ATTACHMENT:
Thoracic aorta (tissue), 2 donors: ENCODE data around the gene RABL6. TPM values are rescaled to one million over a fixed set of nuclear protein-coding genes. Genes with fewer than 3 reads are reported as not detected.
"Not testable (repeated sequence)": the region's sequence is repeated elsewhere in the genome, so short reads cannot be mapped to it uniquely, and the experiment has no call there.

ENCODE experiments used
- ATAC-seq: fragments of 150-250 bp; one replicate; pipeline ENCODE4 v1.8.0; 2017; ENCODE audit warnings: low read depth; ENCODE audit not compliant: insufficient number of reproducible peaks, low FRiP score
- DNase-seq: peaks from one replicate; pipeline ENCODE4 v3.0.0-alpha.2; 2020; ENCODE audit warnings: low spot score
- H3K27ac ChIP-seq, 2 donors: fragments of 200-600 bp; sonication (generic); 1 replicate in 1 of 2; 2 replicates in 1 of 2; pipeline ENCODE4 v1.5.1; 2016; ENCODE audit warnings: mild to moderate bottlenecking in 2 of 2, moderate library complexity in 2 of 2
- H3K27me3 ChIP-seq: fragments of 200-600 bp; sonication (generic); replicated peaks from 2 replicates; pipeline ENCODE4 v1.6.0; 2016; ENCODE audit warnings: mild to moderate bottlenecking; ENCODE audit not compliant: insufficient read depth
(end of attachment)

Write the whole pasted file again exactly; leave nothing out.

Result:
Thoracic aorta (tissue), 2 donors: ENCODE data around the gene RABL6. TPM values are rescaled to one million over a fixed set of nuclear protein-coding genes. Genes with fewer than 3 reads are reported as not detected.
"Not testable (repeated sequence)": the region's sequence is repeated elsewhere in the genome, so short reads cannot be mapped to it uniquely, and the experiment has no call there.

ENCODE experiments used
- ATAC-seq: fragments of 150-250 bp; one replicate; pipeline ENCODE4 v1.8.0; 2017; ENCODE audit warnings: low read depth; ENCODE audit not compliant: insufficient number of reproducible peaks, low FRiP score
- DNase-seq: peaks from one replicate; pipeline ENCODE4 v3.0.0-alpha.2; 2020; ENCODE audit warnings: low spot score
- H3K27ac ChIP-seq, 2 donors: fragments of 200-600 bp; sonication (generic); 1 replicate in 1 of 2; 2 replicates in 1 of 2; pipeline ENCODE4 v1.5.1; 2016; ENCODE audit warnings: mild to moderate bottlenecking in 2 of 2, moderate library complexity in 2 of 2
- H3K27me3 ChIP-seq: fragments of 200-600 bp; sonication (generic); replicated peaks from 2 replicates; pipeline ENCODE4 v1.6.0; 2016; ENCODE audit warnings: mild to moderate bottlenecking; ENCODE audit not compliant: insufficient read depth